Ontogenetic niche shifts are critical times in a fish's life that need to be passed for
survival, growth and recruitment (Gerking 1994, Osenberg et al. 1994). These niche
shifts are identified by a change in feeding from one prey type to another. These shifts in
feeding occur throughout growth and can be related to changes in gut morphology and
mouth position (Stewart 1926, Macphee 1960).
The shortnose sucker (SNS) Chasmistes brevirostris was listed as endangered in
1988 with little known about it's feeding habits. Previous diet studies include a
qualitative study of adult gut contents (Hazel 1969) and a quantitative study of juvenile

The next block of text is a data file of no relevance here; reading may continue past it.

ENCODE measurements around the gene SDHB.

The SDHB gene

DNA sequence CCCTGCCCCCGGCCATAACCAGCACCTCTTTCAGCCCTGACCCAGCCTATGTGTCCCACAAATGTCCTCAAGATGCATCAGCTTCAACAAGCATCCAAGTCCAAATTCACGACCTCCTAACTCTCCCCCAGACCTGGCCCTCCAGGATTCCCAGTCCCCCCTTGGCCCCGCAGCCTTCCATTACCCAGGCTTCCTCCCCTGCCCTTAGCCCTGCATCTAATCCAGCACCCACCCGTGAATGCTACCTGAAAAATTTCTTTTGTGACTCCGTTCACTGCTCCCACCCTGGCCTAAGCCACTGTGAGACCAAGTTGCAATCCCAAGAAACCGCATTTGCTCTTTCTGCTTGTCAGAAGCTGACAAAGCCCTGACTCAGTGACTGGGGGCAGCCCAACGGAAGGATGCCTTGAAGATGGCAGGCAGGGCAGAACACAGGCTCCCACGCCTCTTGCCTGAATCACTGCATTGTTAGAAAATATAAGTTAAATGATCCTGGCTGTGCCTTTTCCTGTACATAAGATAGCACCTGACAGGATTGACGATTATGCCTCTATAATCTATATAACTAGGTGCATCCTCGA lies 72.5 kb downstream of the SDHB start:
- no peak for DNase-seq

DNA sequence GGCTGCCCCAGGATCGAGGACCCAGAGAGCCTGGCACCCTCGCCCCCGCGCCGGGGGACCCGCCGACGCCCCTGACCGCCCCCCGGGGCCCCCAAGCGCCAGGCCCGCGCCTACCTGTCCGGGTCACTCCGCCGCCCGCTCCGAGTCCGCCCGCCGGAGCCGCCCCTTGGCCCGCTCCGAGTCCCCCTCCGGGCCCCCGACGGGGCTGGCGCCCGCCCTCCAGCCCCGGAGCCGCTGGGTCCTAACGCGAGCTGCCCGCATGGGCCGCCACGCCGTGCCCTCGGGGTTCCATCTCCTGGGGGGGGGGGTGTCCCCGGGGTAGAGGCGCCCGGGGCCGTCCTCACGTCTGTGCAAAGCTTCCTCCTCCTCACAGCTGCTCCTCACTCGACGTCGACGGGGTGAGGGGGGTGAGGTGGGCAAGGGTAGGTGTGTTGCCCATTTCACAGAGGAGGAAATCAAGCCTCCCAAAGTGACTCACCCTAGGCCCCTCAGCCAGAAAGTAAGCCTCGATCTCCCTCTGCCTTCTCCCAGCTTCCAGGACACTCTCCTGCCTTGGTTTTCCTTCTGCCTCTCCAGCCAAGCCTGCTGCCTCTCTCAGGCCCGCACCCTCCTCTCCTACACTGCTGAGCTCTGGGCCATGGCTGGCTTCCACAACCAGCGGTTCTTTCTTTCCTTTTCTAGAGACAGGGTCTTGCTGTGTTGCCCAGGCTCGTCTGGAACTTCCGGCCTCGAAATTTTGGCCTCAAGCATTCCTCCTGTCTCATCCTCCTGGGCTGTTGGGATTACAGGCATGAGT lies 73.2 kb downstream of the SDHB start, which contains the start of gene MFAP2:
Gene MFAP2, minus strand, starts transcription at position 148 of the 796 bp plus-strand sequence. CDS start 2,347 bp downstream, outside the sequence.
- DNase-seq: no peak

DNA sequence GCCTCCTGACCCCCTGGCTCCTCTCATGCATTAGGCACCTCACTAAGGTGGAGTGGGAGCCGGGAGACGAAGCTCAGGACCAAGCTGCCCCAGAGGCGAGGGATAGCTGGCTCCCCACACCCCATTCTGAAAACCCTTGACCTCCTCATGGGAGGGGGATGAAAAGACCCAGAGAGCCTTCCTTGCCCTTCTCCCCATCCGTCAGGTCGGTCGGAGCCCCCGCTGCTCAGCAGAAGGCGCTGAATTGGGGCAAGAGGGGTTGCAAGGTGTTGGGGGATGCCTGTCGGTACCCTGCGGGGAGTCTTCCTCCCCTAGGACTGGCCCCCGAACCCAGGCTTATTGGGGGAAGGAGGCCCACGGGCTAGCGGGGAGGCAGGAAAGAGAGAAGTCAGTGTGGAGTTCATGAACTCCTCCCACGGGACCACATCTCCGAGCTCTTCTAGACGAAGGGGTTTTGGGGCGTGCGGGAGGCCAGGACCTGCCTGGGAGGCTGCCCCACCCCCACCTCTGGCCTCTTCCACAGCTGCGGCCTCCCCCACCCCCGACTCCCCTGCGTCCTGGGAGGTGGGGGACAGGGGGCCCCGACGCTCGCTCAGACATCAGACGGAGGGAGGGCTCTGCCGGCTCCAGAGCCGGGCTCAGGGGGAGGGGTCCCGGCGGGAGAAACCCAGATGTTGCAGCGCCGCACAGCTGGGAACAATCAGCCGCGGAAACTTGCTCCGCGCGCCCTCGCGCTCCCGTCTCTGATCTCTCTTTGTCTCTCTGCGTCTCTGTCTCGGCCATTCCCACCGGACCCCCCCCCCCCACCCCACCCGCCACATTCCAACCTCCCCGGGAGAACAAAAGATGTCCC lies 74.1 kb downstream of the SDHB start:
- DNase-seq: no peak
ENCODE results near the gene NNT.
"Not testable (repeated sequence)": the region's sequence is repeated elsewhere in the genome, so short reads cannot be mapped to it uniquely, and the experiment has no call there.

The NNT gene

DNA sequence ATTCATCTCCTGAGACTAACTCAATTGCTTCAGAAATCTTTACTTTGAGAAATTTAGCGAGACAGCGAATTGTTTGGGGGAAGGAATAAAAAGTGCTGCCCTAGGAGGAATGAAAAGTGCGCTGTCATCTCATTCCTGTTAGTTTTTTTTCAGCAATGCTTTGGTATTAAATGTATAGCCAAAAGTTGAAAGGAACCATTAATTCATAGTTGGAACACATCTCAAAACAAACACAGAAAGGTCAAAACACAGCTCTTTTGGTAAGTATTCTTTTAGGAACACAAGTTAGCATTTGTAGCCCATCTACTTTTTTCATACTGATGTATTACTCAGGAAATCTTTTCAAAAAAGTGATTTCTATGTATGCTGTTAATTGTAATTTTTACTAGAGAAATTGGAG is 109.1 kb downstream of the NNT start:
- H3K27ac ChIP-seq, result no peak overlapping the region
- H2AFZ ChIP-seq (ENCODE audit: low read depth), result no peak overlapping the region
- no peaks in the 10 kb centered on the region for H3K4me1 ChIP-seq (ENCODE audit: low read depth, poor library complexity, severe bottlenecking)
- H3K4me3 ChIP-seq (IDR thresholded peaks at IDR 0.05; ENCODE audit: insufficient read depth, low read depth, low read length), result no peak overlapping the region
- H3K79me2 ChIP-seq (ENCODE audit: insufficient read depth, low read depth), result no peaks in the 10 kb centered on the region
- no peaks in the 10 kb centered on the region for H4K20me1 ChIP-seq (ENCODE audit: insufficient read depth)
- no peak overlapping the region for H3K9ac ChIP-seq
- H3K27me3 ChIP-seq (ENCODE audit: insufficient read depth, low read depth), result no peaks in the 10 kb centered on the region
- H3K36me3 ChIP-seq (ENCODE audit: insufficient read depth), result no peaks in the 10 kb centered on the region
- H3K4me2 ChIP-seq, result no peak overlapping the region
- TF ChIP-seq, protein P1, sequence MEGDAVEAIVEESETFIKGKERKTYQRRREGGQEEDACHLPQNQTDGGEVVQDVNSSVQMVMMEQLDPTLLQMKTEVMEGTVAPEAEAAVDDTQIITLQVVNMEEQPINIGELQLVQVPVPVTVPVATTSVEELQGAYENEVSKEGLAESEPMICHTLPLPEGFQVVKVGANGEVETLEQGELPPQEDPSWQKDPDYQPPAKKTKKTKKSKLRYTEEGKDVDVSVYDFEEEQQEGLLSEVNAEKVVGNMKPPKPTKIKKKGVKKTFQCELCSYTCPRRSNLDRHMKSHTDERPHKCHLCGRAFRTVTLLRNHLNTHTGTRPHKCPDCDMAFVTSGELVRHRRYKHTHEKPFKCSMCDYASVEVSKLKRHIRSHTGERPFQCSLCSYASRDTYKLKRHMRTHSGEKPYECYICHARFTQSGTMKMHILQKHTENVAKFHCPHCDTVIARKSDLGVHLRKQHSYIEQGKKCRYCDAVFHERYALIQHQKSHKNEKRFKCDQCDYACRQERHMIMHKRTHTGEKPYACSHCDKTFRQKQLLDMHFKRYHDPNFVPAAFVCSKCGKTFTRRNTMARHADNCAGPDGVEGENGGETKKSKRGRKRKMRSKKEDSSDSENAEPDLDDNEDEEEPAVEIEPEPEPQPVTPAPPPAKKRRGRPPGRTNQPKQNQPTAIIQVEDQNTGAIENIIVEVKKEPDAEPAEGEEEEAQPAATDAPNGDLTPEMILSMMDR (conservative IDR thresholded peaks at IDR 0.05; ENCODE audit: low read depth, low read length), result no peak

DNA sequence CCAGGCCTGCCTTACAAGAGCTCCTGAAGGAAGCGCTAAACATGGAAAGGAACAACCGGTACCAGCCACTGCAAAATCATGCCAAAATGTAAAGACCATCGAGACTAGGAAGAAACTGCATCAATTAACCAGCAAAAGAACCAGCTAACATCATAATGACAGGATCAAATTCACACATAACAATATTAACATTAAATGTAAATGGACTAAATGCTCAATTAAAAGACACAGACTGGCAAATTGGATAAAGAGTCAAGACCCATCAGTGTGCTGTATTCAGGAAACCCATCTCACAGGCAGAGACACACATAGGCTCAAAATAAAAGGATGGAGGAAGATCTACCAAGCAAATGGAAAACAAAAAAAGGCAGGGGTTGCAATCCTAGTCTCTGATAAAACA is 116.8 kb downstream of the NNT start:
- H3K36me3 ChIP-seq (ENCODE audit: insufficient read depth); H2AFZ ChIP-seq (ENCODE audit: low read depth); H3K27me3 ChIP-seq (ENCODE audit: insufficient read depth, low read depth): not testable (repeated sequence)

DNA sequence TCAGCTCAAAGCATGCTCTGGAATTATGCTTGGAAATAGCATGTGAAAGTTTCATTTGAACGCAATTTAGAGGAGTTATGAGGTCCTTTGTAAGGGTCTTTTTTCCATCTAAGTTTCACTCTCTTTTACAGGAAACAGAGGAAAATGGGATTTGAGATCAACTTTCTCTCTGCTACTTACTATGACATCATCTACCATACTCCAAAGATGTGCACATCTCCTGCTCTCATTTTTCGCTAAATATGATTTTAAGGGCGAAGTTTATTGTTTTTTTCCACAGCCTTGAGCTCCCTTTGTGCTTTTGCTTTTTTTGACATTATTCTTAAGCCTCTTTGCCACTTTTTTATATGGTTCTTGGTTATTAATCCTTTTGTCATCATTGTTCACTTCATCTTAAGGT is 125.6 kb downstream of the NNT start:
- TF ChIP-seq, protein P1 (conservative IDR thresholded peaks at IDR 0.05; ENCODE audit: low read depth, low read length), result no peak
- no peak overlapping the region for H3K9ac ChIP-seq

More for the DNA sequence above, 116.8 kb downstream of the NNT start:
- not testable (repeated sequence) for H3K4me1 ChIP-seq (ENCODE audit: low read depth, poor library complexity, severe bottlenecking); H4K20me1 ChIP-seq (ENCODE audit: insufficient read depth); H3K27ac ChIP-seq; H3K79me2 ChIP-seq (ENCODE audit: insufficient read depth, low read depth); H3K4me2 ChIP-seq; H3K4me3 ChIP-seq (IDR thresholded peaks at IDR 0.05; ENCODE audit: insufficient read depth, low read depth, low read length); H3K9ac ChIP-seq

gut contents (Buettner and Scoppettone 1990). Both studies examined gut contents of
SNS caught during daylight hours.
This study quantifies gut contents of juvenile SNS and relates diet to ontogenetic
changes in gut length, mouth and time of day. In addition, a selectivity index was used
to compare gut contents and potential prey to determine if juvenile SNS exhibit
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